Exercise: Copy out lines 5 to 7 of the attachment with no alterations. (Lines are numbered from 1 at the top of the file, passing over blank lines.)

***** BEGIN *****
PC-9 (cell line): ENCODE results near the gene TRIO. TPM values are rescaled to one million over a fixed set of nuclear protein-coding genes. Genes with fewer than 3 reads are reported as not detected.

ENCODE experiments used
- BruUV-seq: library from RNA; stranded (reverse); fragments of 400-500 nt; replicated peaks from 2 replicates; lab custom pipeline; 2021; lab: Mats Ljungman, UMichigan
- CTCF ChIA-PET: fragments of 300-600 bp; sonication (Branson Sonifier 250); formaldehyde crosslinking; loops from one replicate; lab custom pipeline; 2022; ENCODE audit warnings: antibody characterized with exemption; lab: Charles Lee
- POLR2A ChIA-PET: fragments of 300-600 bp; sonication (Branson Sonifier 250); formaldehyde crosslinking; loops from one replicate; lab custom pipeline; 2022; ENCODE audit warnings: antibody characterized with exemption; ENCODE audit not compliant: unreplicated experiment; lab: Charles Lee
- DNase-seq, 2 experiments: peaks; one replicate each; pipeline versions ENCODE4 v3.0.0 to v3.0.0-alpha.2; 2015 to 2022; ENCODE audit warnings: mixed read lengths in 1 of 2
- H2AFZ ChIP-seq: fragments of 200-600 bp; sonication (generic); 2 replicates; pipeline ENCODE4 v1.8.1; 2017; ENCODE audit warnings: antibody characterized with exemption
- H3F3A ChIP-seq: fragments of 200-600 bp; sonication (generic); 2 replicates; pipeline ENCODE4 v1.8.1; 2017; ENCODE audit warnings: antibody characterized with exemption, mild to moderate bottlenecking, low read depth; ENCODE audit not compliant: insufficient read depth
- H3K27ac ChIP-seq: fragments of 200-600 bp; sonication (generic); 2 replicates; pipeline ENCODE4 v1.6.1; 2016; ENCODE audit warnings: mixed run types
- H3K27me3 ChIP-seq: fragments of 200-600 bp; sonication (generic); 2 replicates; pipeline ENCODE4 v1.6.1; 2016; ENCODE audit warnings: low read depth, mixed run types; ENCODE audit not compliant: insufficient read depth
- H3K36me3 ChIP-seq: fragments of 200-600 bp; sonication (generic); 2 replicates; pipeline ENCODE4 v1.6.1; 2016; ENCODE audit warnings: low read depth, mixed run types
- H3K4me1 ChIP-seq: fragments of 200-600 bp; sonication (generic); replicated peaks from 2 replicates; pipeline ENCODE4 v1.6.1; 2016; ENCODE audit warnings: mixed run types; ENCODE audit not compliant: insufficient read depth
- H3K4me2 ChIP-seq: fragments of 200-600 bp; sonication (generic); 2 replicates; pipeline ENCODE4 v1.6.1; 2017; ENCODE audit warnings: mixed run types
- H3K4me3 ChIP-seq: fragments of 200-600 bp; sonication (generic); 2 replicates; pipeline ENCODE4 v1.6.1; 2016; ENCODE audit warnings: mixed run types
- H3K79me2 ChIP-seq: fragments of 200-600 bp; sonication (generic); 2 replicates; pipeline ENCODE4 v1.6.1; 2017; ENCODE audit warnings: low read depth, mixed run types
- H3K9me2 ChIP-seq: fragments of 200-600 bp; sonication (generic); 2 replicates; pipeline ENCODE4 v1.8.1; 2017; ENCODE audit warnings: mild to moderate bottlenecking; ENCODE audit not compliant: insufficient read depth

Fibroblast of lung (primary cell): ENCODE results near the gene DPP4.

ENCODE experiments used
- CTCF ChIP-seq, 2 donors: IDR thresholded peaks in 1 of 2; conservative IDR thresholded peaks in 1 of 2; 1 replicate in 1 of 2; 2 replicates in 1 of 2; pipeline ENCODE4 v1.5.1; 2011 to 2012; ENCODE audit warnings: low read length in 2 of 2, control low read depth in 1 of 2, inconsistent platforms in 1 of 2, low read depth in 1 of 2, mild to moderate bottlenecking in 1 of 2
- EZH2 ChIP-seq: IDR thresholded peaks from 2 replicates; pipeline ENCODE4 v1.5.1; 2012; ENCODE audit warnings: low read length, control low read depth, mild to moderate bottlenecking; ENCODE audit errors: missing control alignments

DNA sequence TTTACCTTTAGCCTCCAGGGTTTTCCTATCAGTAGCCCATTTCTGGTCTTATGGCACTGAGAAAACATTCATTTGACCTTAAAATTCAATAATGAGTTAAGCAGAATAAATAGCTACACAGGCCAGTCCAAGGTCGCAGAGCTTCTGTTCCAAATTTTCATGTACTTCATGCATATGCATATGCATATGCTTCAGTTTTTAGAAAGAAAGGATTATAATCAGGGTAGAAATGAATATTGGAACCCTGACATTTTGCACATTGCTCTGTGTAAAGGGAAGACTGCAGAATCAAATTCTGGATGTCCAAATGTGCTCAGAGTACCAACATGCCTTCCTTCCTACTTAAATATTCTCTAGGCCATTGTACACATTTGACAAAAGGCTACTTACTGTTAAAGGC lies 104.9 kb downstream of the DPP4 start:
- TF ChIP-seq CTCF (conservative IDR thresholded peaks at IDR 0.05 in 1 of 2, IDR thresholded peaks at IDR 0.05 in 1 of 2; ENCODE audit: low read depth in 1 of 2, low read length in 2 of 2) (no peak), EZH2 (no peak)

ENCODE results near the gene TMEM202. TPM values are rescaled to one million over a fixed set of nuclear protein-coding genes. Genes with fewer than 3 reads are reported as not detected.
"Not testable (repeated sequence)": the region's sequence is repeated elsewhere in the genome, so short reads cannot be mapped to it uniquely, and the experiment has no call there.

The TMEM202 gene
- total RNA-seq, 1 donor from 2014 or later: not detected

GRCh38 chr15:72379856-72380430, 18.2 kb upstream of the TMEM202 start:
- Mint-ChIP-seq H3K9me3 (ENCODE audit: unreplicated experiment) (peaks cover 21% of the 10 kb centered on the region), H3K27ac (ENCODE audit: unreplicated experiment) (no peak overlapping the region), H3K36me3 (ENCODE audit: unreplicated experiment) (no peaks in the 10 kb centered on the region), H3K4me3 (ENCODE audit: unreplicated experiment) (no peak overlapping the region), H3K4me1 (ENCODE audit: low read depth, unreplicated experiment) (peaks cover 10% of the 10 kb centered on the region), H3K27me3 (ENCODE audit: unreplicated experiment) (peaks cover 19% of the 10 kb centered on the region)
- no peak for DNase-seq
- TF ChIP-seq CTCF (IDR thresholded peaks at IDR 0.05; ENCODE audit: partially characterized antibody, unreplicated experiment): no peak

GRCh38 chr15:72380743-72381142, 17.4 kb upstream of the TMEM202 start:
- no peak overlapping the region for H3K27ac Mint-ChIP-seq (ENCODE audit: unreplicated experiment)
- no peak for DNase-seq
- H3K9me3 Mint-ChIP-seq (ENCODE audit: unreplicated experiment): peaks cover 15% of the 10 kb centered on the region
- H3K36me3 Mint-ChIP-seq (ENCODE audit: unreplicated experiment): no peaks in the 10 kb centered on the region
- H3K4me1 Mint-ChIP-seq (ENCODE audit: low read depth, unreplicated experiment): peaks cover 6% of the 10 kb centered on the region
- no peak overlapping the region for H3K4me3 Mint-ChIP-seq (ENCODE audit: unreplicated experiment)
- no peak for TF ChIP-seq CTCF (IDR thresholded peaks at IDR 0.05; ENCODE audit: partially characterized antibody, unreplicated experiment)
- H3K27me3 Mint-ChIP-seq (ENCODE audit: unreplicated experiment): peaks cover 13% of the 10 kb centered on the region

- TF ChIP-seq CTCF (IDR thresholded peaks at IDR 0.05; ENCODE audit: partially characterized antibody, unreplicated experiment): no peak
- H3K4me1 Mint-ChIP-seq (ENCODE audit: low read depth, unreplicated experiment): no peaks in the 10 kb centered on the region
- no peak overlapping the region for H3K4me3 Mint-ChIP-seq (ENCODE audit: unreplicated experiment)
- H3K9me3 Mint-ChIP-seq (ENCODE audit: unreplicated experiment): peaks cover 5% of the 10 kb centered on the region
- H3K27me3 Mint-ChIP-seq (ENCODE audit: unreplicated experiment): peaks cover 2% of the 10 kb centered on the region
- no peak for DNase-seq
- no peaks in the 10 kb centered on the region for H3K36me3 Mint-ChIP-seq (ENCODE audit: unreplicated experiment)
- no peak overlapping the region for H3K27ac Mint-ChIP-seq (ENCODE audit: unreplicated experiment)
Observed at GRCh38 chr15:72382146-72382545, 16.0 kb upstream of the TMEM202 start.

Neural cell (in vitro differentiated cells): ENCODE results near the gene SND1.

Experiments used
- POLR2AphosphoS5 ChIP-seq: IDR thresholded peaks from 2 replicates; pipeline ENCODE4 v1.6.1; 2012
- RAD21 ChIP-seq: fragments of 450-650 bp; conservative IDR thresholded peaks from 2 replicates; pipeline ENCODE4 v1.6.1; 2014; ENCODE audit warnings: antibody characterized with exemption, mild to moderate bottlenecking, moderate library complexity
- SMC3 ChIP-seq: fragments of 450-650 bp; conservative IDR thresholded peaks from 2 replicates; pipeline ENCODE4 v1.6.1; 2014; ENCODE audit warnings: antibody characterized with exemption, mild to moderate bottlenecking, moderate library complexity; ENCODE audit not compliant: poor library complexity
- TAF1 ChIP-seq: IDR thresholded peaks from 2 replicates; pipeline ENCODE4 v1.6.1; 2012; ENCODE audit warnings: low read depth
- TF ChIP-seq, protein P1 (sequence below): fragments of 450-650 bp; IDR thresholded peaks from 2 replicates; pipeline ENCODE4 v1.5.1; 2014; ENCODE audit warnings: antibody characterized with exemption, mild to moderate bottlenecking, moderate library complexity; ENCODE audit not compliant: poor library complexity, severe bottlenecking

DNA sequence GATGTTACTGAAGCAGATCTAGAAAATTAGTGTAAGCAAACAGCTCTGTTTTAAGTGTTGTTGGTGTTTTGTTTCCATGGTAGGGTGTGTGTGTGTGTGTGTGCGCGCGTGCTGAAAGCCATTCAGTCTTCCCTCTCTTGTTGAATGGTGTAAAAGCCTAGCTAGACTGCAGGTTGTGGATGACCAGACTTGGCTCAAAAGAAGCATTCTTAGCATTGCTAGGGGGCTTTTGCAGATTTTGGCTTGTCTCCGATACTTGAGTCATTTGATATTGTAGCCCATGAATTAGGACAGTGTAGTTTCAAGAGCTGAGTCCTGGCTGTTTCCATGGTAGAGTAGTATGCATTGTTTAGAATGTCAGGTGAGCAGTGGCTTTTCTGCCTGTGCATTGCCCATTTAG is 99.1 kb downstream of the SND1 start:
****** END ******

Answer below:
- POLR2A ChIA-PET: fragments of 300-600 bp; sonication (Branson Sonifier 250); formaldehyde crosslinking; loops from one replicate; lab custom pipeline; 2022; ENCODE audit warnings: antibody characterized with exemption; ENCODE audit not compliant: unreplicated experiment; lab: Charles Lee
- DNase-seq, 2 experiments: peaks; one replicate each; pipeline versions ENCODE4 v3.0.0 to v3.0.0-alpha.2; 2015 to 2022; ENCODE audit warnings: mixed read lengths in 1 of 2
- H2AFZ ChIP-seq: fragments of 200-600 bp; sonication (generic); 2 replicates; pipeline ENCODE4 v1.8.1; 2017; ENCODE audit warnings: antibody characterized with exemption